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This election is why libertarians are always harping on about executive power AP
Republican presidential candidate Donald Trump speaks during a campaign stop at the Allen County War Memorial Coliseum, Sunday, May 1, 2016, in Fort Wayne, Ind. (AP Photo/Darron Cummings)

As of Tuesday’s Democratic primaries, it is now entirely safe to say that this time next year, either Hillary Clinton or Donald Trump will be president of these United States.

Sure, a third-party candidate like Gary Johnson could play spoiler, but realistically, that’s about it. Even more of a pipe dream is an independent candidate with no party infrastructure, who will almost certainly fail to navigate the arcane ballot access laws with which one must reckon to run a 50-state campaign.

So them’s the breaks, and come January we’ll find ourselves with either President Clinton or President Trump.

Both options strike an unprecedented degree of horror into the electorate, scoring historic unfavorability ratings for presidential frontrunners. (I myself am among the one in four who can’t hold my nose hard enough to vote for either.) And that record-breaking unpopularity has led not only to the great American tradition of threatening to move to Canada, but also to a much-overdue reexamination of the powers of the presidency.

It’s as if the United States has had a minor heart attack upon the realization: “Wait, the president can do that?! And we’re going to give [Clinton or Trump] that kind of power?!!”

Yes, indeed, the president can do that, whatever that is. In fact, given the sheer overgrowth of executive authority, it would be faster to list the things that is not instead of the things it is.

Thus you may have noticed a whole new genre of articles penned by writers from across the political spectrum who recognize that powers they were totally okay giving to, say, a President Obama, could now belong to a President Trump or President Clinton.

Writing over at The Atlantic, Conor Friedersdorf—who is no latecomer to recognizing the dangers of an imperial presidency—hammered this point home with devastating clarity. Even if every single “branch of the federal government had been improbably filled, top to bottom, with incorruptible patriots constitutionally incapable of wrongdoing, this would still be so: The American people have no idea who the president will be in 2017,” he wrote four years ago.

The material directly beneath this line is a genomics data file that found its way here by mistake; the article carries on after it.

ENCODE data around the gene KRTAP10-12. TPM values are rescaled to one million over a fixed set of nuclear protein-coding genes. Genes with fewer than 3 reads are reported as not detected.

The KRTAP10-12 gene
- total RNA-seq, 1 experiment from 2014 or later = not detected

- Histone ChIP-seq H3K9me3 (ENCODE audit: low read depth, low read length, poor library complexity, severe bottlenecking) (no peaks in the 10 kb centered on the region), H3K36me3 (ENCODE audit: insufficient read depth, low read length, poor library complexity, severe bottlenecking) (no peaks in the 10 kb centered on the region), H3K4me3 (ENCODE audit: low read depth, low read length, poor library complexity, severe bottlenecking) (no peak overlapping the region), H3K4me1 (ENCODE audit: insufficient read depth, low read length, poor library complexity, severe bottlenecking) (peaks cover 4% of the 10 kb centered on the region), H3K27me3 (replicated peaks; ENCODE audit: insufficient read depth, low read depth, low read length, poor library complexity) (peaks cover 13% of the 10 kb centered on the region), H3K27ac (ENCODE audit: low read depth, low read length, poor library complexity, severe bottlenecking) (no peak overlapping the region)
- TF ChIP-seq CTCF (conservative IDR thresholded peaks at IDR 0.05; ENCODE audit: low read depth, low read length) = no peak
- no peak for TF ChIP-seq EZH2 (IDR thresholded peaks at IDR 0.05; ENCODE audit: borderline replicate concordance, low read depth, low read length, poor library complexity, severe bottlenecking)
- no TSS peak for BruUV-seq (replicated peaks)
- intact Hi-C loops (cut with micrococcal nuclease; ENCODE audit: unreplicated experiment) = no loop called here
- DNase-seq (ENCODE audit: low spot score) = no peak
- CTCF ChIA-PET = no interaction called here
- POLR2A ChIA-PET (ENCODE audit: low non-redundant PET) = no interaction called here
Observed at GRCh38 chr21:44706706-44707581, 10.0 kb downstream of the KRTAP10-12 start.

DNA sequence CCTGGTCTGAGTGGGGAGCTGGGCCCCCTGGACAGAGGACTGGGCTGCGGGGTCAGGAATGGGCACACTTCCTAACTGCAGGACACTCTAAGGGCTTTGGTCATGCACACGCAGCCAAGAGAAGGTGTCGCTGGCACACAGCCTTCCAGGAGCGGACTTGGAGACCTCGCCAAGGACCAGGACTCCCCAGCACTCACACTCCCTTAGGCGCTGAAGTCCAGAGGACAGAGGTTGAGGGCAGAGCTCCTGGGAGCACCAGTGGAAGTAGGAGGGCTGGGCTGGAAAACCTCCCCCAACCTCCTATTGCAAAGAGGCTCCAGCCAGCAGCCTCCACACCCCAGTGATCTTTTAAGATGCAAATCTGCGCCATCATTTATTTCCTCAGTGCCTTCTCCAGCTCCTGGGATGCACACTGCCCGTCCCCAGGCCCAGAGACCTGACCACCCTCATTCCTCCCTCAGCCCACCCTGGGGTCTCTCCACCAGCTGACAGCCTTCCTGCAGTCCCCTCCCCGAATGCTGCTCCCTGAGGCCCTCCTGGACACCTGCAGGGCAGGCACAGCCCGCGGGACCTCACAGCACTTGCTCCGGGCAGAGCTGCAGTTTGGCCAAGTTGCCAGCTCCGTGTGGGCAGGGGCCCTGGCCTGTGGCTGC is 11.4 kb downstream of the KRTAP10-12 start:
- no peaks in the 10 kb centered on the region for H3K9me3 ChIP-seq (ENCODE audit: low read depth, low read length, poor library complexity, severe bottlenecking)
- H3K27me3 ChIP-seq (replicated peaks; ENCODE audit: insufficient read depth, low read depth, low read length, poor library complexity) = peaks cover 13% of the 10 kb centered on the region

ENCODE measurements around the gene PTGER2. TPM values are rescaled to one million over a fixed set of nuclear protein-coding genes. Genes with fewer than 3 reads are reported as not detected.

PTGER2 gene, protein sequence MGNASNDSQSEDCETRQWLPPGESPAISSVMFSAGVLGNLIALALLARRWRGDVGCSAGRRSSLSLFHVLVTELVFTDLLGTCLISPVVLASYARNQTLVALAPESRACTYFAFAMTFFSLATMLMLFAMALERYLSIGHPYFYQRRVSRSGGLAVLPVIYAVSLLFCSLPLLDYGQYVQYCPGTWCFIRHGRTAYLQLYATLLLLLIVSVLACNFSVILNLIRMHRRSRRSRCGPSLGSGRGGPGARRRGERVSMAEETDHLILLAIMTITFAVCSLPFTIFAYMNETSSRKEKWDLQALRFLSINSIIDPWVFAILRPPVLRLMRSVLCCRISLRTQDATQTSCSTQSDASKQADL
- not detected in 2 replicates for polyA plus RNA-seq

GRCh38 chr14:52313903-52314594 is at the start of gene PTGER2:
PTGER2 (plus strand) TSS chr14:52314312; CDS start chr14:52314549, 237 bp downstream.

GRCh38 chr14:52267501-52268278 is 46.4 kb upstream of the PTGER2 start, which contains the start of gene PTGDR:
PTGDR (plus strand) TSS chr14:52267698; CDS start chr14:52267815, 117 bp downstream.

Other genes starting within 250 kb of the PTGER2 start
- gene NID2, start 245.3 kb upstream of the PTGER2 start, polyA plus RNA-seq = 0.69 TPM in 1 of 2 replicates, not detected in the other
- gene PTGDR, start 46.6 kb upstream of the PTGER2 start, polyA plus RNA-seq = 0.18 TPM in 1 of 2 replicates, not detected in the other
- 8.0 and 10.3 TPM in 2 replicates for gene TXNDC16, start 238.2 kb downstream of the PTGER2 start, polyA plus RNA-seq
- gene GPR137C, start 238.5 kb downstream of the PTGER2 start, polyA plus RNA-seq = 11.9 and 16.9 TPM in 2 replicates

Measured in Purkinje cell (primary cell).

What we did know then, Friedersdorf added, is that thanks to decades of unaccountable and unconstitutional expansions of the presidency, “the people in charge will possess the capacity to be tyrants—to use power oppressively and unjustly.”

What we know now is who will be in charge, and the picture Friedersdorf paints is no less frightening. Whether Trump or Clinton wins, our next president will by definition of the modern office be a threat to personal liberty, prosperity, and peace.

Of course, not to say “I told you so,” but we libertarians have been saying this for years. As libertarian comedian Penn Jillette said back in 2012, even with “the best president possible, even if everything he did were perfect, you’re still going into this expansion of presidential power, which has gone on with Clinton, Bush, and Obama.”

The problem here is so much bigger than the specific candidates for president (and this year, that’s saying a lot!). The problem is with what it means to be president in 2017—with the secret kill lists, the warrantless surveillance, the assassinations of innocent American teenagers, the indefinite detention, and so much more.

As Jillette added, “The president should have so little power that it doesn’t matter who they are, instead of having so much power that it doesn’t matter who they are.”

Still, it’s not January yet. In theory, Congress could get its act together and reassert some meaningful limits on presidential power. (Just this week, for example, Senator Rand Paul introduced an amendment to rein in executive war-making, a simple but significant constitutional check.) President Obama might oppose such changes if Clinton succeeds him, but perhaps that’s a chance he won’t want to take.

I confess I don’t have high hopes for such reform. And without it, what makes the prospect of this election scary isn’t primarily the race with which we are now officially stuck. Rather, it’s the guarantee that whichever candidate takes office, he or she will possess a degree of power better suited to an Age of Absolutism-era monarch than the administrator of a constitutional republic.

Whoever wins, we’ve already lost.

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